The ultimate sacrifice
Both my father and paternal grandfather fought in the Great War; my grandfather making the ultimate sacrifice. His is one of the names on the War Memorial in Old Steine and I regularly attended the services on Remembrance Day with my father. At the age of 21 he found himself responsible, with his widowed mother, for his two brothers and two sisters.
Two minutes silence
These memorial services were, understandably, much larger events in the years after the Second World War and they were incredibly moving. All the bustle of life for the living ceased absolutely for two minutes. For those who had died it was just two minutes of eternal silence.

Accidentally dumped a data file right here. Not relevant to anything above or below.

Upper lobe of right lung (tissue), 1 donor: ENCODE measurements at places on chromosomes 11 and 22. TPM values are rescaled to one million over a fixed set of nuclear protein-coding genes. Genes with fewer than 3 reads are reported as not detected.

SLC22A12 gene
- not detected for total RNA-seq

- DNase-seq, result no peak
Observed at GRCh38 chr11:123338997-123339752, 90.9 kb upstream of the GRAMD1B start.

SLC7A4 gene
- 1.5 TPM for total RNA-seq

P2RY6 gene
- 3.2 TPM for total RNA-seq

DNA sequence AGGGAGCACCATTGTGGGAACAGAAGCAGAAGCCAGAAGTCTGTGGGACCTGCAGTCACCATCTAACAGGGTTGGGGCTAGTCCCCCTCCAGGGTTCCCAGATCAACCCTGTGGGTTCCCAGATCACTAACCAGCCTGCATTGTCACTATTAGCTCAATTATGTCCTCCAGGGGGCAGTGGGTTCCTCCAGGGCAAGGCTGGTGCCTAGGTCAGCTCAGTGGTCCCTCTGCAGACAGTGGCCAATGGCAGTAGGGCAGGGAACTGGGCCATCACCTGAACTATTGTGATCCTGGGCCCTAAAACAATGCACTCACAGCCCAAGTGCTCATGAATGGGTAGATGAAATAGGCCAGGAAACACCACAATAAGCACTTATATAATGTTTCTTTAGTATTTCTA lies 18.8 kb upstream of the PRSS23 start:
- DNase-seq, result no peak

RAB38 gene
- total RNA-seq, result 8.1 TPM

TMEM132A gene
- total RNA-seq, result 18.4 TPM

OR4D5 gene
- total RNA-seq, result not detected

Remembering the city’s fallen
It is to the credit of the town that the upkeep of the memorial has been improved in recent years. Perhaps what I find most satisfying is that the town’s dead are remembered here in the very heart of our beautiful city, surrounded by familiar haunts. Sadly, they were never to see again the Old Steine garden and fountain itself, the Palace Pier (as it was then), the Pavilion, The Aquarium (Sea Life Centre today), Castle Square and The Lanes.